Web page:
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Signs and symptoms

Measles infection generally presents with a prodrome of fever and any of cough, coryza and conjunctivitis (the three C’s), accompanied by malaise. This will usually be followed three to four (up to 7) days later by a maculopapular rash which commences on the head and neck, before spreading to the torso.

The rash is not itchy and lasts for 4-7 days, resolving in the order in which it appeared. Fever is always present at rash onset.

Koplik spots are small spots with white or bluish white centres on an erythematous base, on the buccal mucosa.

Other symptoms can include anorexia, diarrhoea (particularly in young children), and generalised lymphadenopathy.


Common complications from measles include otitis media, pneumonia, and bronchitis.

Even in previously healthy children, measles can cause serious illness requiring hospitalization. Serious complications include:

  • acute encephalitis - affects one in every 1,000 measles cases and often results in permanent brain damage
  • severe respiratory and neurologic complications. One to three out of every 1,000 children with measles will die from one of these complications.
  • subacute sclerosing panencephalitis (SSPE) - a rare but fatal degenerative disease of the central nervous system characterized by behavioural and intellectual deterioration and seizures. Symptoms that generally develop 7 to 10 years after measles infection.

Susceptibility to measles

People are susceptible to measles if they have:

  • never had measles infection​
  • not received two doses of measles containing vaccine.

Immunocompromised people may be susceptible to measles, even if they have received two doses of vaccine in the past, depending on their degree of immune suppression.

Pregnancy does not generally result in suppression of existing immunity to measles; however, measles infection in non-immune, pregnant women may severely impact the foetus.

Susceptibility is determined through receipt of documented evidence of receiving two doses of vaccine, or having had measles infection. Suitable evidence includes previous serology identifying the presence of measles specific antibody, record of receipt of vaccine doses or medical records describing past measles infection. Self or parental recall is not considered to be sufficient evidence.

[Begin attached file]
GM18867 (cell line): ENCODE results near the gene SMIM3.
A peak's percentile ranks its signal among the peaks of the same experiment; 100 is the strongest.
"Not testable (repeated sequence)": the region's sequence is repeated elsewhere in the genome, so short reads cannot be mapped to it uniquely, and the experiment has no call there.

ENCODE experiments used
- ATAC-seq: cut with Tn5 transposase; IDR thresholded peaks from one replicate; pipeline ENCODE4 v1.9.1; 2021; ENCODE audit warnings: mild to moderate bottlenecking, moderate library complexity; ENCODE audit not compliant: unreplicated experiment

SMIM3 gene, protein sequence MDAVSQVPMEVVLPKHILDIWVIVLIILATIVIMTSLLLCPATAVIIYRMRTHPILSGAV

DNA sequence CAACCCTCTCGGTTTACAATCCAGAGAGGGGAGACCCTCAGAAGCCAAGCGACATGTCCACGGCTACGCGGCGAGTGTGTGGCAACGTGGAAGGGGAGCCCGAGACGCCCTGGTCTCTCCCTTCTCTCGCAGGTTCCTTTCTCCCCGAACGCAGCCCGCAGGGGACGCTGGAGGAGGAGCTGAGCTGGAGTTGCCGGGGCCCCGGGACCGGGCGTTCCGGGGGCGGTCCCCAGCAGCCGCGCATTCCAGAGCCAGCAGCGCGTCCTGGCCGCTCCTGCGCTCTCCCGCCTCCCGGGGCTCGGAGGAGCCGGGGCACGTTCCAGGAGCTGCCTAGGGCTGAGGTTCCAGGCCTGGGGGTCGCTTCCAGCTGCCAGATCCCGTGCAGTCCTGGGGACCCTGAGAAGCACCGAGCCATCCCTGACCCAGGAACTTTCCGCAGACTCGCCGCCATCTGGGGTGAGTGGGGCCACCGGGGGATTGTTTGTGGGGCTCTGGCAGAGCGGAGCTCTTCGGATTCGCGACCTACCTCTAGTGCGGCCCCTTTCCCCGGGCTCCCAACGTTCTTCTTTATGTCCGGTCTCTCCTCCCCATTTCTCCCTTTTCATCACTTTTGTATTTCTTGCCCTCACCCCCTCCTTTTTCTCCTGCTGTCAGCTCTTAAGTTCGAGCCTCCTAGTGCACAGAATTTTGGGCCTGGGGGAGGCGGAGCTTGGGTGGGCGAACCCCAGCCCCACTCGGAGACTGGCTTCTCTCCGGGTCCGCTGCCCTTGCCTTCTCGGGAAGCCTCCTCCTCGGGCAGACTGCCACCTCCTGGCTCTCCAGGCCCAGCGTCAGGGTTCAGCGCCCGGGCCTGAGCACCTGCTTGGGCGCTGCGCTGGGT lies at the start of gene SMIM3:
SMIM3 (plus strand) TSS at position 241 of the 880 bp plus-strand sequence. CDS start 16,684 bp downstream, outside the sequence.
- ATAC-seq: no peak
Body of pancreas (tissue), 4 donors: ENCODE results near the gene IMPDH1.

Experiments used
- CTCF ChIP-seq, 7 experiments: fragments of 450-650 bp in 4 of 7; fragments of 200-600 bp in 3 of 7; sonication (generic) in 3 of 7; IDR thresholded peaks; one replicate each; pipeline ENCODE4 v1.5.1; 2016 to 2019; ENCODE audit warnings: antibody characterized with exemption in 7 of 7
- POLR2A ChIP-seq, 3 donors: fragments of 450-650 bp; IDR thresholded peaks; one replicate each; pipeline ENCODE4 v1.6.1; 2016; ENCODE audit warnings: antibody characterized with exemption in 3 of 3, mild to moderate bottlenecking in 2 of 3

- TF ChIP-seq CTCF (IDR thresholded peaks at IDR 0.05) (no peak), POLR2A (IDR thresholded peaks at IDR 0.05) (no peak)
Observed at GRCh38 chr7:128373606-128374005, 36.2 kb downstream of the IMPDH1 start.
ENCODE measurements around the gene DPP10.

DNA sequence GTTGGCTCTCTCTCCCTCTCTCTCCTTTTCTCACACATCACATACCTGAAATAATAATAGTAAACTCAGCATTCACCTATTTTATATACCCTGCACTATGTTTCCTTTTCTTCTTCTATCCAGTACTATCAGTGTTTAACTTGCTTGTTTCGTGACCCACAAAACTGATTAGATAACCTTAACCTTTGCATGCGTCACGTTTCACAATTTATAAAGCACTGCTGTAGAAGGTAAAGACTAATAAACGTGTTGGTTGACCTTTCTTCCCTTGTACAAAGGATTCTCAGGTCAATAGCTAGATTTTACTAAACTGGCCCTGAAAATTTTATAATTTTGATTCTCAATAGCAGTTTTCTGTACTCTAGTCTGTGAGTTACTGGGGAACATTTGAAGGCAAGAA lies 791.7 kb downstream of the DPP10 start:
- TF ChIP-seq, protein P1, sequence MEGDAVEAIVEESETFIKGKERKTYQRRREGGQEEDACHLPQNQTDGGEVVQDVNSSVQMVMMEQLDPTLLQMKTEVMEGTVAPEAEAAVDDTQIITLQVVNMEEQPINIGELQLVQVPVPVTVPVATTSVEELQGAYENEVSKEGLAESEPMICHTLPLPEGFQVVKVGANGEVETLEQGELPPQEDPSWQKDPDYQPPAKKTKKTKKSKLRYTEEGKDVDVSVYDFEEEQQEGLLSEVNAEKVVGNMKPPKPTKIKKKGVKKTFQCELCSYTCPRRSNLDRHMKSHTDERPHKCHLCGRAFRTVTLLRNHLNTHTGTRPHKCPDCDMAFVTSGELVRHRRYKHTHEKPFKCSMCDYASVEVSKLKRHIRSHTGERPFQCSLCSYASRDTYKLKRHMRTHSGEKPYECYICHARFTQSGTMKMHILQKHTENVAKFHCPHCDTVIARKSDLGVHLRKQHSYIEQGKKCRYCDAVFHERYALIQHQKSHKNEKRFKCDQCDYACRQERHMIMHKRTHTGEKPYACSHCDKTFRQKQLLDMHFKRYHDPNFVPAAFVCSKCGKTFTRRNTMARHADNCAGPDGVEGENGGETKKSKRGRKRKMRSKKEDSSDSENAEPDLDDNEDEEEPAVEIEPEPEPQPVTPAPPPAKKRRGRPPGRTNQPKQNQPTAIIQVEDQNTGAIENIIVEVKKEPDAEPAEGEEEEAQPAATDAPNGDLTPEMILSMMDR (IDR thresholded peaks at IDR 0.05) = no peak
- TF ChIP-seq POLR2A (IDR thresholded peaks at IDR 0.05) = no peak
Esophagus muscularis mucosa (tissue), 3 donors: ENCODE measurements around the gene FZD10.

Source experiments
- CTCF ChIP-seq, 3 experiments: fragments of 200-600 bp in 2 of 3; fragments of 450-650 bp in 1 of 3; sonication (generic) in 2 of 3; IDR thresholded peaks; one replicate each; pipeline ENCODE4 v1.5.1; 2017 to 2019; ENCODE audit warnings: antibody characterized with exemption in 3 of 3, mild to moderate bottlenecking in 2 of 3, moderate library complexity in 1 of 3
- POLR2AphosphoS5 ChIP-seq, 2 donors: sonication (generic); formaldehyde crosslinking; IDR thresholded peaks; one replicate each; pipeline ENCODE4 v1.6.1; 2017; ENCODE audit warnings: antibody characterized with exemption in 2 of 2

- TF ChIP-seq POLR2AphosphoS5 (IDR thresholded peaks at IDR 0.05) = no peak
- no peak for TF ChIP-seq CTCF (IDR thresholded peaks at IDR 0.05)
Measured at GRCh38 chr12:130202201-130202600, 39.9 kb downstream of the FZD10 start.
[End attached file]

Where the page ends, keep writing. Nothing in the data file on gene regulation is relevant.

Public health unit staff can assist in determining whether or not a person has received measles vaccines by checking the Australian Immunisation Register (AIR) and the school immunisation database. Your local public health unit can be contacted on 1300 066 055.


Vaccination with two doses of measles containing vaccine is successful in providing lifelong protection against measles in 99% of people vaccinated.

Documented evidence of a patient having received two doses of vaccine may lower the index of suspicion, however, where a convincing exposure risk (such as contact with a known case) exists in the presence of clinical symptoms, testing should be undertaken in case of vaccine failure. Measles infections in fully vaccinated individuals can arise from:

  • primary vaccine failure (those who did not develop antibodies in response to the vaccine) or
  • secondary vaccine failure (those who did develop antibodies, which are not effectively preventing infection).

Secondary vaccine failure cases often have atypical, or mild presentations (“modified measles”).

Vaccine-induced measles

This is a modified form of measles occurring in between 5-15% of non-immune vacinees, 5-12 days after measles vaccination. Symptoms include malaise and fever (up to 39.5°C) lasting 1-2 days. Rash, coryza, mild cough, and Koplik spots may occasionally occur.

There is no evidence that is transmissible, and testing is not required unless the patient has also been exposed to an infectious case. In these circumstances a nasopharyngeal swab and urine should be collected and referred to NSW Pathology West - ICPMR or NSW Pathology South - SEALS where PCR testing can distinguish between wild and vaccine-type measles strains.

Exposure risks

The incubation period for measles is usually 10 days to the onset of fever and approximately 14 days to the onset of rash. Incubation of up to 18 days is not uncommon, and has been recorded as far as 21 days.